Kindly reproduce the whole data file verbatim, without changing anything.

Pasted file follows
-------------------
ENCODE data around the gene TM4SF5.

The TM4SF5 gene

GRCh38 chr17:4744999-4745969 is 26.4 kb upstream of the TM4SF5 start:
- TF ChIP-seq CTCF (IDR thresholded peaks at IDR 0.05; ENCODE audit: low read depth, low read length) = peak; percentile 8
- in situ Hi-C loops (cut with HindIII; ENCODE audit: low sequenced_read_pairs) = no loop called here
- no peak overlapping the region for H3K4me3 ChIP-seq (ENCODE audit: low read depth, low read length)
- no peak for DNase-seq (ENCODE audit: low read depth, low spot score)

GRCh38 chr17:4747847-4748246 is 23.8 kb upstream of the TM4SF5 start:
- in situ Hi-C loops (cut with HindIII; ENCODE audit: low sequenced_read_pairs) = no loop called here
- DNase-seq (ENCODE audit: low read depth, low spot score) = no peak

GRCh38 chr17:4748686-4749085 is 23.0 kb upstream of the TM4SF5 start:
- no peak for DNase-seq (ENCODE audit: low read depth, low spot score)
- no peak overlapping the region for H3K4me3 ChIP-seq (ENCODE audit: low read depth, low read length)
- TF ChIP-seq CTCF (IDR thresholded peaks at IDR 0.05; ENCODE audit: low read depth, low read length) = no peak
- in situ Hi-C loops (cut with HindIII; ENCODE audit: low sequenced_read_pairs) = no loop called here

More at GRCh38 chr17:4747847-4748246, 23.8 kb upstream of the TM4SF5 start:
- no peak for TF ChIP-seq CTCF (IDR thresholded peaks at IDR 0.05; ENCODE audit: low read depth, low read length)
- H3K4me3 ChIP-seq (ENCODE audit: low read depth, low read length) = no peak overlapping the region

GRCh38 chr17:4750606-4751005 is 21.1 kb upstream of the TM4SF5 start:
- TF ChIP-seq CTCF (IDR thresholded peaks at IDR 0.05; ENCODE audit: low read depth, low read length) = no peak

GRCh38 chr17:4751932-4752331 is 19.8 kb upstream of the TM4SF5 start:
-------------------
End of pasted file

ENCODE data around the gene TM4SF5.

The TM4SF5 gene

GRCh38 chr17:4744999-4745969 is 26.4 kb upstream of the TM4SF5 start:
- TF ChIP-seq CTCF (IDR thresholded peaks at IDR 0.05; ENCODE audit: low read depth, low read length) = peak; percentile 8
- in situ Hi-C loops (cut with HindIII; ENCODE audit: low sequenced_read_pairs) = no loop called here
- no peak overlapping the region for H3K4me3 ChIP-seq (ENCODE audit: low read depth, low read length)
- no peak for DNase-seq (ENCODE audit: low read depth, low spot score)

GRCh38 chr17:4747847-4748246 is 23.8 kb upstream of the TM4SF5 start:
- in situ Hi-C loops (cut with HindIII; ENCODE audit: low sequenced_read_pairs) = no loop called here
- DNase-seq (ENCODE audit: low read depth, low spot score) = no peak

GRCh38 chr17:4748686-4749085 is 23.0 kb upstream of the TM4SF5 start:
- no peak for DNase-seq (ENCODE audit: low read depth, low spot score)
- no peak overlapping the region for H3K4me3 ChIP-seq (ENCODE audit: low read depth, low read length)
- TF ChIP-seq CTCF (IDR thresholded peaks at IDR 0.05; ENCODE audit: low read depth, low read length) = no peak
- in situ Hi-C loops (cut with HindIII; ENCODE audit: low sequenced_read_pairs) = no loop called here

More at GRCh38 chr17:4747847-4748246, 23.8 kb upstream of the TM4SF5 start:
- no peak for TF ChIP-seq CTCF (IDR thresholded peaks at IDR 0.05; ENCODE audit: low read depth, low read length)
- H3K4me3 ChIP-seq (ENCODE audit: low read depth, low read length) = no peak overlapping the region

GRCh38 chr17:4750606-4751005 is 21.1 kb upstream of the TM4SF5 start:
- TF ChIP-seq CTCF (IDR thresholded peaks at IDR 0.05; ENCODE audit: low read depth, low read length) = no peak

GRCh38 chr17:4751932-4752331 is 19.8 kb upstream of the TM4SF5 start: